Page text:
North Carolina Biotechnology Center Fueling Growth in NC’s Biotech Industry

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biotechIn the last couple decades the biotechnology industry has seen substantial growth globally and in the United States where the industry has reached a market capitalization of over $1 trillion (EY Biotechnology Industry Report). Growth in the biotech industry has soared as well in North Carolina following the state’s long-term investment starting in the 1980s with the creation of the North Carolina Biotechnology Center (NCBiotech), a nonprofit based in Research Triangle Park. As a testament of NC’s biotech industry strength, Genetic Engineering & Biotechnology News ranked the Raleigh-Durham area as one of the top 10 biotech clusters in the country based on National Institute of Health funding, venture capital funding, patents, lab space, and jobs. Today, there are over 600 life science companies in NC employing 61,000 people at an average salary of $81,000.

Battelle, a nonprofit research and development organization, conducted an extensive assessment in 2008 of North Carolina’s life science industry which has since been updated most recently in 2014. According to Battelle’s Report, from 2001 to 2012, employment growth in the life science industry rose 31% compared to just 1% for total private sector employment in NC. Additionally, the total economic impact on output in NC of the life science industry in 2014 is valued at $73 billion, a 60 percent increase from 2008.

The life science industry growth in NC has also been fueled by NCBiotech loans. NCBiotech has made loans to 168 companies and of that 168, 95 are operating in NC which combined makeup over 2,100 jobs and almost $2 billion in revenue. Moreover, Battelle estimates a combined $70 million in state and local government revenues based on those 95 companies operating in NC. According to Biotechnology Center’s CEO, Doug Edgeton, they view their work as “a catalyst” for biotech firms by providing startup loans. The Center provides three low-interest loans:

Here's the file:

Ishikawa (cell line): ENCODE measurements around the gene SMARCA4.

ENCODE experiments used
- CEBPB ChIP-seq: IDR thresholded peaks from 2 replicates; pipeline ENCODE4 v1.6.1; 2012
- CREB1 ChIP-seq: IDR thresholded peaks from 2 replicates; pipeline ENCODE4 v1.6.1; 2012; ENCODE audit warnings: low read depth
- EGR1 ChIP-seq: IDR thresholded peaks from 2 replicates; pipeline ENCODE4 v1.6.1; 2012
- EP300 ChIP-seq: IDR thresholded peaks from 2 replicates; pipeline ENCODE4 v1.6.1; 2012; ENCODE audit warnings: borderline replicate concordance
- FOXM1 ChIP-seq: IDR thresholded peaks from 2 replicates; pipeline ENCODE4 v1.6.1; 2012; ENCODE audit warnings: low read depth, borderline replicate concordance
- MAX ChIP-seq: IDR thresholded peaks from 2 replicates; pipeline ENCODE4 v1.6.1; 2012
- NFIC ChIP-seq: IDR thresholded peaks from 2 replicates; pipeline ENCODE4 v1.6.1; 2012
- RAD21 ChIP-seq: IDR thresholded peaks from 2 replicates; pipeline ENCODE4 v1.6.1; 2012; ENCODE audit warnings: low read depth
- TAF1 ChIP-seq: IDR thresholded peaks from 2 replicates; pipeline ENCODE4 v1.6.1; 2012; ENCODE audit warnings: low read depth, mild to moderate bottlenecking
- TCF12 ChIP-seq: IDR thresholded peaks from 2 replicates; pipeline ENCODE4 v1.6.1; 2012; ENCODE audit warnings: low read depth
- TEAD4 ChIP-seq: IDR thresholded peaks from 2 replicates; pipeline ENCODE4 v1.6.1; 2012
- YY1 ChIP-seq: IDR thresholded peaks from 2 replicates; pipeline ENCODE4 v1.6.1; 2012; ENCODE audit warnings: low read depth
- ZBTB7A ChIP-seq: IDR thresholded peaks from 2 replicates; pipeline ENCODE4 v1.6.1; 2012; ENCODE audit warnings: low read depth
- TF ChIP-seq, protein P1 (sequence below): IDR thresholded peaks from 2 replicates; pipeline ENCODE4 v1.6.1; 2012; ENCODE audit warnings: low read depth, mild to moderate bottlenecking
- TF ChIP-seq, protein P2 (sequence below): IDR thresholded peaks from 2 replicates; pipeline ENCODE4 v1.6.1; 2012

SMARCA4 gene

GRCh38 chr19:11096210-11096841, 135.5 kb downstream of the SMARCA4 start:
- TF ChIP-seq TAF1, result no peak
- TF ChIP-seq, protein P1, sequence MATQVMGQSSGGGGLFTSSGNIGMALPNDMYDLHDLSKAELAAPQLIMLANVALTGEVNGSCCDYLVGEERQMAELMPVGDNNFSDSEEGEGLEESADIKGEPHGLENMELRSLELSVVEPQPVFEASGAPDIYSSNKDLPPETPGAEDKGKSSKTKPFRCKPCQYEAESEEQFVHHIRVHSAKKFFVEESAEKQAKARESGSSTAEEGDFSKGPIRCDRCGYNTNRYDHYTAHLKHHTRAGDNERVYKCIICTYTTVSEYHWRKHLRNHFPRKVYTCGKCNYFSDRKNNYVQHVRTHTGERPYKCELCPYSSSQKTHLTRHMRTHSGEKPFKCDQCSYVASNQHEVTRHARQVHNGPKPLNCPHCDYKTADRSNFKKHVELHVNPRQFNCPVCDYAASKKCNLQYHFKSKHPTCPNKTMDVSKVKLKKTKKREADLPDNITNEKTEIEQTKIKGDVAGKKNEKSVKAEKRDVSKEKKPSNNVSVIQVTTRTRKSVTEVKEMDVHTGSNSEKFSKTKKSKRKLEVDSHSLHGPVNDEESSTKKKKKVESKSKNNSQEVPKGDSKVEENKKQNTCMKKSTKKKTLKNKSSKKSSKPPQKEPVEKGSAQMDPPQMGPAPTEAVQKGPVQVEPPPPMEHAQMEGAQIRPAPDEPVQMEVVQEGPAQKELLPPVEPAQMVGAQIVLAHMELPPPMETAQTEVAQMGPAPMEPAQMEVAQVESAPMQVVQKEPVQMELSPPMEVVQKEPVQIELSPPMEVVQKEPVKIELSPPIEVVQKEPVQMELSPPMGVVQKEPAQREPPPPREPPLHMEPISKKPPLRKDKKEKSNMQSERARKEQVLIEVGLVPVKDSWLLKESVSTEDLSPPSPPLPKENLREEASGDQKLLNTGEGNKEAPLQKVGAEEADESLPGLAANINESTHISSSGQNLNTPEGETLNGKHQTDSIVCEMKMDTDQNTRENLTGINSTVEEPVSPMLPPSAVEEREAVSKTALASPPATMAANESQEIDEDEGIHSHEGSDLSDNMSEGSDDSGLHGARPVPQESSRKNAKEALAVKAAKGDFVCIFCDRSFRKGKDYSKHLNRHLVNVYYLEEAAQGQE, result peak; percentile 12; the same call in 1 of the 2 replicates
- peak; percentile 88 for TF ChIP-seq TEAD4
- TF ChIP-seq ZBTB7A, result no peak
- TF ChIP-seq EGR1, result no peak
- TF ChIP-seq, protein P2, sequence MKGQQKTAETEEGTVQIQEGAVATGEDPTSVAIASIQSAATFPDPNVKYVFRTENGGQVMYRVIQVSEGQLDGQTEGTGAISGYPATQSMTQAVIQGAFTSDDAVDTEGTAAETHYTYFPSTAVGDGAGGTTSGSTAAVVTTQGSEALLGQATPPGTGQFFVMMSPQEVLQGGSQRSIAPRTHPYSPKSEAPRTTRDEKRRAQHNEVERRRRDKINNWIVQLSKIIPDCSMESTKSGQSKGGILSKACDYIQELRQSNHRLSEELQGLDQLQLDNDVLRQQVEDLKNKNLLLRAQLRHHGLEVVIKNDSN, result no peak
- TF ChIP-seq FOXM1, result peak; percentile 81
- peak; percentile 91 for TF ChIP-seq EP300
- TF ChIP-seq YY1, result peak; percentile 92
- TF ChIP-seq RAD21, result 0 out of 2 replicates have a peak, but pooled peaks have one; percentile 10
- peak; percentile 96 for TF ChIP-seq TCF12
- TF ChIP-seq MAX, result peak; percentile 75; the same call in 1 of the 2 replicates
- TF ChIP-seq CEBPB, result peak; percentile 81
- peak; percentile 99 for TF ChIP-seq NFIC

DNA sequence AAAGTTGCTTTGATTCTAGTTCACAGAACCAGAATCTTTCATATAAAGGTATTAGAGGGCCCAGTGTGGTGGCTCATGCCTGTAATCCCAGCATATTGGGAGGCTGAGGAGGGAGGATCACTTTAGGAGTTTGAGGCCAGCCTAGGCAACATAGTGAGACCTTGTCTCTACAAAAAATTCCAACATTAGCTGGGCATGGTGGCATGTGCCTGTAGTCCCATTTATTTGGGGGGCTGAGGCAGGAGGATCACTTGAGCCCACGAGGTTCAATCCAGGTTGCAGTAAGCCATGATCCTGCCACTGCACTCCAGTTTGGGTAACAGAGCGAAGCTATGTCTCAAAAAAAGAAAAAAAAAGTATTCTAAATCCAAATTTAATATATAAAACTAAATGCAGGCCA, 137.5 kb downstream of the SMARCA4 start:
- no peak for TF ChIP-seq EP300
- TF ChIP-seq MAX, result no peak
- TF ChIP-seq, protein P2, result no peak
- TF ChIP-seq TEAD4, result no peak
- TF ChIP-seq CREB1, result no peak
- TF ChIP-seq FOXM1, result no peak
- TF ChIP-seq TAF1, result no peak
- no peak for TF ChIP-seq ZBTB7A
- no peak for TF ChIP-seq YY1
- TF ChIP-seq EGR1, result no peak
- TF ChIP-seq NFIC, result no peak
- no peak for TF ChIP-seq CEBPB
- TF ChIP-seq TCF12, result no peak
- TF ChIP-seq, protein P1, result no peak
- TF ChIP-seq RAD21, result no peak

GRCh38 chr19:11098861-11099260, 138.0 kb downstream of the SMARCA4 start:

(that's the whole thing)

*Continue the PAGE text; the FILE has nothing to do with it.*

1. Company Inception Loan: provides up to $75,000 for business inception
  2. Small Business Research Loan: provides up to $250,000 for research and development
  3. Strategic Growth Loan: provides up to $500,000 to venture capital groups to fund biotechnology companies that need corporate development support

On average, for every dollar loaned to companies by NCBiotech, an additional $112 is raised. In addition to those loans, NCBiotech also provides grants to educational institutions for research. In their last fiscal quarter, NCBiotech provided $2.5 million in grants and loans which is more than they have awarded in previous two quarters combined.

Success Stories

Advanced Liquid Logic: Since 2003, this group has received $468,000 in NCBiotech loans. By 2011, they attained 17 patents, created 80 jobs, and launched their first product in 2011 which led to $55 million in follow-on funding.

KeraNetics: Received $150,000 in loans from NCBiotech which led to the creation of 16 jobs, 5 under-development products, and $26 million in follow-on funding. The company recently built a manufacturing facility in Kannapolis which created over 100 jobs.

Despite the growth of the life science industry and the successes of the North Carolina Biotechnology Center, there are concerns that funding for NCBiotech will be cut in the future. Since much of its funding comes directly from the state, any cuts could potentially hamper the nonprofit’s ability to provide startup and small business loans. Last year, NC’s Senate had called for the elimination of all funding towards NCBiotech while the House wanted to maintain the $13.6 million in funding. That number is below Battelle’s estimate of $45 million in state revenues that is raised by the 95 biotech companies that were awarded NCBiotech loans. Now that the North Carolina General Assembly is back in session, NCBiotech will find out soon if its funding is to continue. Although growth in the biotech industry is strong in North Carolina, according to the Battelle report, venture capitalists are more keen on investing in technology that is ready for clinical trial which emphasizes the importance of the North Carolina Biotechnology Center’s startup and small business loans and grants.

Omar Kashef is a third-year graduate student seeking a dual-degree in Public Administration and Information Science and is currently a Fellow with the Development Finance Initiative.

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